Article

Detection of Candida casts in experimental renal candidiasis: implications for the diagnosis and pathogenesis of upper urinary tract infection.

Infectious Diseases Section, National Cancer Institute, National Institutes of Health, Bethesda, MD 20892, USA.
Journal of medical and veterinary mycology: bi-monthly publication of the International Society for Human and Animal Mycology 01/1995; 32(6):415-26. DOI: 10.1080/02681219480000571
Source: PubMed

ABSTRACT The distinction between upper versus lower urinary tract infection in patients with candiduria is a commonly encountered and therapeutically important diagnostic dilemma. Candida casts have been reported in the urine of several individual case reports of human renal candidiasis. The specificity of Candida casts would identify unequivocally a patient with upper urinary tract disease. Little is known, however, about the sensitivity and the formation of Candida casts. We therefore studied the diagnostic yield, methods for detection and pathogenesis of Candida cast formation in serially collected urine specimens from immunologically intact and granulocytopenic rabbit models of haematogenous disseminated candidiasis. Refractile blastoconidia and pseudohyphae of Candida encased in the granular matrix were seen on wet mounts while Candida stained a brilliant red in the fuschia pink tubular matrix on periodic acid Schiff (PAS) stained cytopathology filters. Among 24 rabbits with disseminated candidiasis, 11 (46%) had Candida casts detectable by wet mount and PAS-stained urine filters in comparison to none of 10 non-infected immunologically normal controls (P = 0.014). Fifteen (70%) of 21 episodes of Candida casts were detected within the first 3 days of infection, indicating possible utility in the early diagnosis of renal candidiasis. No Candida casts were detected in the urine of granulocytopenic rabbits, possibly due to the rapid destruction of tubules and abrogation of cast formation. This absence of detectable Candida in eight infected granulocytopenic rabbits differed significantly from that of 24 non-granulocytopenic infected rabbits, in which Candida casts were detected in 11 (46%) (P = 0.029). Candida cast formation occurred predominantly in the cortex. Histopathological examination demonstrated invasion of Candida into the glomerular tufts and peritubular capillaries, followed by development of Candida casts in the proximal and distal tubules, respectively. Detection of renal Candida casts may be a useful diagnostic marker in distinguishing upper versus lower urinary tract candidiasis.

0 Bookmarks
 · 
118 Views
  • Source
    [Show abstract] [Hide abstract]
    ABSTRACT: Invasive fungal infections are a major cause of morbidity and mortality in immunocompromised patients. Because the etiologic agents of these infections are abundant in nature, their isolation from biopsy material or sterile body fluids is needed to document infection. This review evaluates and discusses different human body fluids used to diagnose fungal infections.
    BioMed research international. 01/2013; 2013:698325.
  • Source
    [Show abstract] [Hide abstract]
    ABSTRACT: Invasive fungal diseases (IFDs) continue to cause considerable morbidity and mortality in patients with haematological malignancy. Diagnosis of IFD is difficult, with the sensitivity of the gold standard tests (culture and histopathology) often reported to be low, which may at least in part be due to sub-optimal sampling or subsequent handling in the routine microbiological laboratory. Therefore, a working group of the European Conference in Infections in Leukaemia was convened in 2009 with the task of reviewing the classical diagnostic procedures and providing recommendations for their optimal use. The recommendations were presented and approved at the ECIL-3 conference in September 2009. Although new serological and molecular tests are examined in separate papers, this review focuses on sample types, microscopy and culture procedures, antifungal susceptibility testing and imaging. The performance and limitations of these procedures are discussed and recommendations are provided on when and how to use them and how to interpret the results.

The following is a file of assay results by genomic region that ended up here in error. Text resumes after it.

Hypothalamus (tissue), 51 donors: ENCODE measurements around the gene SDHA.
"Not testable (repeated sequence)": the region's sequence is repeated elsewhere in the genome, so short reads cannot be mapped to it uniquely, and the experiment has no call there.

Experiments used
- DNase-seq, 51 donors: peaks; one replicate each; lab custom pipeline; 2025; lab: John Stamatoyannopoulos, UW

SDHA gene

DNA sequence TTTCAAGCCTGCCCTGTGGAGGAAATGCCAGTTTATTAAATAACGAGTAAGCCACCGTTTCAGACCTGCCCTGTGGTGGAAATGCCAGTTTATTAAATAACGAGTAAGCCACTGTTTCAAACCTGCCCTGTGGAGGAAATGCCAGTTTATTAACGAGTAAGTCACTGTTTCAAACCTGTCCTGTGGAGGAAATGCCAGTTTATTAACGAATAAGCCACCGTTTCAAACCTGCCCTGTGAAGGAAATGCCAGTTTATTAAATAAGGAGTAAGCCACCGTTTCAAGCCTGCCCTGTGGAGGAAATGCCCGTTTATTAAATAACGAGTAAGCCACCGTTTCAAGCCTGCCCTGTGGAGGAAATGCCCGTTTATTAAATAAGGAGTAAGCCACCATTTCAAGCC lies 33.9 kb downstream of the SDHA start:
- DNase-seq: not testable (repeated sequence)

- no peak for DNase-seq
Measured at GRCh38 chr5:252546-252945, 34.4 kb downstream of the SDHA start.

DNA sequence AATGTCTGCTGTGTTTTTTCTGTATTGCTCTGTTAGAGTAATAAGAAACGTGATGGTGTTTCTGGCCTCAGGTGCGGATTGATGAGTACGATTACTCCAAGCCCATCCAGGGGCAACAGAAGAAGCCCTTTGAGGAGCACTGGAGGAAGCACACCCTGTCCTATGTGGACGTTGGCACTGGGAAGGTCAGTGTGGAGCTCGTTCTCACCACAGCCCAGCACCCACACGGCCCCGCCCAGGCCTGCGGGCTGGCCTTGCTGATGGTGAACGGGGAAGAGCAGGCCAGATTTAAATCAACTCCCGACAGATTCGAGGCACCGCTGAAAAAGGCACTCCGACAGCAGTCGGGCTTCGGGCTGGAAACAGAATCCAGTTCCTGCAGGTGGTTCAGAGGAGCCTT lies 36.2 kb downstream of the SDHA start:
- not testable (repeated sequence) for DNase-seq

Bone marrow transplantation 01/2012; 47(8):1030-45. · 3.00 Impact Factor
  • [Show abstract] [Hide abstract]
    ABSTRACT: The purpose of this investigation was to assess the prevalence of upper urinary tract involvement in patients with candiduria by means of (111)indium-oxine-labeled leukocyte scintigraphy. An observational cohort study of patients with confirmed candiduria was conducted in an acute-care teaching hospital in Spain from March 2006 through February 2009. An (111)In-labeled leukocyte scan was performed in order to assess the upper urinary tract involvement. A series of non-matched patients without candiduria nor bacteriuria undergoing scintigraphy to exclude infections in other sites than the urinary tract was also studied. Demographics, baseline illness, and clinical data were recorded. Candiduria was detected in 428 patients, and scintigraphy was performed in 35 of these patients. Twenty-nine patients without candiduria nor bacteriuria were also studied. Positive renal scintigraphy was documented in 24 (68%) patients with confirmed candiduria and in 3 (10%) patients without candiduria (p < 0.005). Renal uptake was not associated with a higher mortality nor with re-admissions. Subclinical pyelonephritis could be more frequent in patients with candiduria than it has been previously considered.
    European Journal of Clinical Microbiology 06/2011; 31(3):237-42. · 3.02 Impact Factor